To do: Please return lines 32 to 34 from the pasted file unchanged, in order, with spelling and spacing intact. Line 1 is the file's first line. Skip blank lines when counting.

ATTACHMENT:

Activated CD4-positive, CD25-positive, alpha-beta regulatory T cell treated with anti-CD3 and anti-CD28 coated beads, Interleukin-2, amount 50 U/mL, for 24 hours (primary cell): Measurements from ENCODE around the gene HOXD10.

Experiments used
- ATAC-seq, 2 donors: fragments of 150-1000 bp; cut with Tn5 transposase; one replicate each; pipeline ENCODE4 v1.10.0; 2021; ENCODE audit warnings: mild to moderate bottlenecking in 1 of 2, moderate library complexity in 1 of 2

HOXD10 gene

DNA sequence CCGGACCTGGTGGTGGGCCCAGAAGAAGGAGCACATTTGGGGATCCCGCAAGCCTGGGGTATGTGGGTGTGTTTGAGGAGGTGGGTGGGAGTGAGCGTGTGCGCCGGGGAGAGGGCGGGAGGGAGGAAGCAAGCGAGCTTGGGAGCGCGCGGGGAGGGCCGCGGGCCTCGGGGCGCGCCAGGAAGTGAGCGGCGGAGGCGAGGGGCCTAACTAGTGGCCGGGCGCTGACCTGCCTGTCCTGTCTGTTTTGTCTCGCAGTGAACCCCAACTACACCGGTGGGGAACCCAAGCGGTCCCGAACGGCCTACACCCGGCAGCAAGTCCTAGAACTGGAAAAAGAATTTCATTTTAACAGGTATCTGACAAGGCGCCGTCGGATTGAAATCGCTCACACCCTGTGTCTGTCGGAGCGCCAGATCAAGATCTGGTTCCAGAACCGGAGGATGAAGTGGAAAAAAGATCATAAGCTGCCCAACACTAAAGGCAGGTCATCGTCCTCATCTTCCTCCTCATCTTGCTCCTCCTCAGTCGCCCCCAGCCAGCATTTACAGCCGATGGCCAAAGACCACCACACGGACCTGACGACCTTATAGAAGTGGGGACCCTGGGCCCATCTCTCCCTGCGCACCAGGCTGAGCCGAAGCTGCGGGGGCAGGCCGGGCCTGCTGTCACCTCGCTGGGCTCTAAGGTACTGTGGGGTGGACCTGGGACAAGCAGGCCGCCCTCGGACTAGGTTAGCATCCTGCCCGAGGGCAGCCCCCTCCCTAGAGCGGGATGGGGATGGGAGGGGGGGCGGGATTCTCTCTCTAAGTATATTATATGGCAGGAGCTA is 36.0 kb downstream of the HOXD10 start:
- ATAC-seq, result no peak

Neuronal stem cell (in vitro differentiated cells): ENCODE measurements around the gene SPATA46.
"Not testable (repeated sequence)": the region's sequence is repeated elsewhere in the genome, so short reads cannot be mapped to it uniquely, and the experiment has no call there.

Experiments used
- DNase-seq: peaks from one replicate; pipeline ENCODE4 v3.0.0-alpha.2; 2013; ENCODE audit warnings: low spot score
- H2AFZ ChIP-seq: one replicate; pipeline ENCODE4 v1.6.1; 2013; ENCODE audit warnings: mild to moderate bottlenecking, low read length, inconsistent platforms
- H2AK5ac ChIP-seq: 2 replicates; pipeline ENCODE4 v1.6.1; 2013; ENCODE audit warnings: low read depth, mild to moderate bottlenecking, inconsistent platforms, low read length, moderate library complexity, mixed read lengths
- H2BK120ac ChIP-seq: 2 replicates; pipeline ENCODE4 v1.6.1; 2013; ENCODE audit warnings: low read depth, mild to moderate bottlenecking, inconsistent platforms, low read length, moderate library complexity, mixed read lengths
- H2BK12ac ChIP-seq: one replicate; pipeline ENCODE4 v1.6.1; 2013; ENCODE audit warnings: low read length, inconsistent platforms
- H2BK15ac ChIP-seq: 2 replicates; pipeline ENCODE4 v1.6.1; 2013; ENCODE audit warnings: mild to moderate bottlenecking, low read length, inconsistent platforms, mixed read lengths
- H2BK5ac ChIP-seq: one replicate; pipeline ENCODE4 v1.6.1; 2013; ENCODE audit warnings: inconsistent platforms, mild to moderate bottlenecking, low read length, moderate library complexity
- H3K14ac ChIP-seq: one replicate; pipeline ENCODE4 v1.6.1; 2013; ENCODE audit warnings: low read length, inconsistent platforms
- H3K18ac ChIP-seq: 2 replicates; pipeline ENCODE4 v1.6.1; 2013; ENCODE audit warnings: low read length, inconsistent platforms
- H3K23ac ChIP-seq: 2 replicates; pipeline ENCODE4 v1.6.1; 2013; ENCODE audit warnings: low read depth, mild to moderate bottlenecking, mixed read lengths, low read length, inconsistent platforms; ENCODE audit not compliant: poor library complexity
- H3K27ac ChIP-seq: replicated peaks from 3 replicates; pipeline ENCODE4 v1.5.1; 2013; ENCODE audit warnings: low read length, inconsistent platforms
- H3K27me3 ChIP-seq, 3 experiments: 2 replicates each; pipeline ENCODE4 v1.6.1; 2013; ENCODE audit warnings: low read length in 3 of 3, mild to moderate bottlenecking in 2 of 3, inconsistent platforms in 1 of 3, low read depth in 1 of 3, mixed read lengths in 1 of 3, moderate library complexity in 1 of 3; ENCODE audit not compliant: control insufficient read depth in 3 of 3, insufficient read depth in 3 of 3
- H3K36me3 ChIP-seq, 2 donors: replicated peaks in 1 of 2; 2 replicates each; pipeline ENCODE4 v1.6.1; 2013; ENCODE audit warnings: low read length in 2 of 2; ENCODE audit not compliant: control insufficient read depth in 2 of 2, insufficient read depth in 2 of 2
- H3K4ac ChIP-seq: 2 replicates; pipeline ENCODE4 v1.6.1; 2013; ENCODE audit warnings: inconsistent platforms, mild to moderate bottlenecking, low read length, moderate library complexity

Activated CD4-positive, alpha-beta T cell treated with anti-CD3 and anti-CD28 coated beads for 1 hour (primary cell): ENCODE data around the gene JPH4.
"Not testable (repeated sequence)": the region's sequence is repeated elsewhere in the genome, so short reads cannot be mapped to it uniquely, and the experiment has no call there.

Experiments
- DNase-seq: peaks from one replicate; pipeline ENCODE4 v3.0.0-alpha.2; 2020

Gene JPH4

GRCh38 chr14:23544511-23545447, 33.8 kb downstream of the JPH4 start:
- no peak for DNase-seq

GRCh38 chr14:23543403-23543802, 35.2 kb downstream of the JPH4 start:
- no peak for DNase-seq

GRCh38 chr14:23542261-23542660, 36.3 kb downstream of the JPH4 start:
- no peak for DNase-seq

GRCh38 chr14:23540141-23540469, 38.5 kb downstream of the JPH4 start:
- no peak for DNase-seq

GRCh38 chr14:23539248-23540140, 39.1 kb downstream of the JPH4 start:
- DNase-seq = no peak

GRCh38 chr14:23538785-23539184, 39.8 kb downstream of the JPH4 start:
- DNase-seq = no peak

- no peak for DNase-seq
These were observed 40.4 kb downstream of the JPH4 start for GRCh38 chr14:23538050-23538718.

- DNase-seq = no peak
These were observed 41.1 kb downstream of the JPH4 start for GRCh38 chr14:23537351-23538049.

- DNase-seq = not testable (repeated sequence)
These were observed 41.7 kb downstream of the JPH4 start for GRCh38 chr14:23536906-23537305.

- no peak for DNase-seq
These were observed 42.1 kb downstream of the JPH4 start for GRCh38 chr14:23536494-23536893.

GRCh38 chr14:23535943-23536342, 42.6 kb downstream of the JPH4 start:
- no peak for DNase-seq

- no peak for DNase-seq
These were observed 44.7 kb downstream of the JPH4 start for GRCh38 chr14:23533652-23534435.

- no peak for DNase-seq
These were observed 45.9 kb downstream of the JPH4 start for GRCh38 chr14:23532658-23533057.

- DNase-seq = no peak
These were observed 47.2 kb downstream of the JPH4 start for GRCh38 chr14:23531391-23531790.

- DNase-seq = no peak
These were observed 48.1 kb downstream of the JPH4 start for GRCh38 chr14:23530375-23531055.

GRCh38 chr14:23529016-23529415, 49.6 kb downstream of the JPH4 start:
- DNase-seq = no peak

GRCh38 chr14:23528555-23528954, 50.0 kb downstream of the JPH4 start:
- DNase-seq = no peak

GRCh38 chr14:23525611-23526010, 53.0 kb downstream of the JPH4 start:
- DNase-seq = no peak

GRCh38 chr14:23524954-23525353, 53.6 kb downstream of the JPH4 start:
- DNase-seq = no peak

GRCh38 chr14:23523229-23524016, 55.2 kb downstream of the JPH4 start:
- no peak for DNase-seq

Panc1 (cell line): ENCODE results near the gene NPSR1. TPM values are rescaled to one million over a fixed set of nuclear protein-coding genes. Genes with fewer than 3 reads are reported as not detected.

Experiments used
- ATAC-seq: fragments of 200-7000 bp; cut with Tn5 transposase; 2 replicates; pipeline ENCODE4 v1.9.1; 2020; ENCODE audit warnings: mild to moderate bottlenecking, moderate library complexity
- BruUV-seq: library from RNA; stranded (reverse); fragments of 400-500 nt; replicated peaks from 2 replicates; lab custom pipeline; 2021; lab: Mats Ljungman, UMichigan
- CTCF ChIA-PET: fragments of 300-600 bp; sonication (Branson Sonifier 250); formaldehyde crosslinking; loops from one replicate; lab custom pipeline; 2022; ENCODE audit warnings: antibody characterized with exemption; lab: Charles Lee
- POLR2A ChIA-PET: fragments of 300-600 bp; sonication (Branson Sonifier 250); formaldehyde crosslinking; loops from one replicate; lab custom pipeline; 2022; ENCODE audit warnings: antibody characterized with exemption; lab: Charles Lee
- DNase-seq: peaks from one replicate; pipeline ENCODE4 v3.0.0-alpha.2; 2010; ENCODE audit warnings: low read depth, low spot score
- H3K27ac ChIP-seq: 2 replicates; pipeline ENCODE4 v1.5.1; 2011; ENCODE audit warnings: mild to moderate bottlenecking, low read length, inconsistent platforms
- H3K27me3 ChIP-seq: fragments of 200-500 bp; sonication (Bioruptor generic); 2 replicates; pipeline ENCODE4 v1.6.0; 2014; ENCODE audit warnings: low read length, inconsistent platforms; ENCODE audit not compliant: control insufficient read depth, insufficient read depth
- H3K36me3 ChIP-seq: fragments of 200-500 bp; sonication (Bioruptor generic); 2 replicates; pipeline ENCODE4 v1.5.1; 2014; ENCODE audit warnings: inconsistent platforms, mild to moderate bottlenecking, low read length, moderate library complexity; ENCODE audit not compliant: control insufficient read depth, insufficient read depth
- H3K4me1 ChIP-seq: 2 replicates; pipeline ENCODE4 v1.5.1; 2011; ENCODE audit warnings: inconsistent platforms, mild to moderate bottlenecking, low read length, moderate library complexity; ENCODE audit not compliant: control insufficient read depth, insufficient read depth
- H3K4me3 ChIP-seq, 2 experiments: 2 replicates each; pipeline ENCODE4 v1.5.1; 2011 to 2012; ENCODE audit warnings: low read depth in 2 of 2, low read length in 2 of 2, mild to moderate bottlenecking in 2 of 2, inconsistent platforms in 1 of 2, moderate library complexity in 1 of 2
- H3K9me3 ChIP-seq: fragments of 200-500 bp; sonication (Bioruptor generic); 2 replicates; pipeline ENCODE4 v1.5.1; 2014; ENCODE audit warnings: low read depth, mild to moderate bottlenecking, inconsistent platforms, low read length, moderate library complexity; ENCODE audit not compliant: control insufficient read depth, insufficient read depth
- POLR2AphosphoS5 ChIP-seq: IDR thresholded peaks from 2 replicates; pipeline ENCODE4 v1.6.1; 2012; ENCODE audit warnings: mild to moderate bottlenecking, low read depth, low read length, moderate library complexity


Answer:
- no peak for DNase-seq

GRCh38 chr14:23542261-23542660, 36.3 kb downstream of the JPH4 start:
- no peak for DNase-seq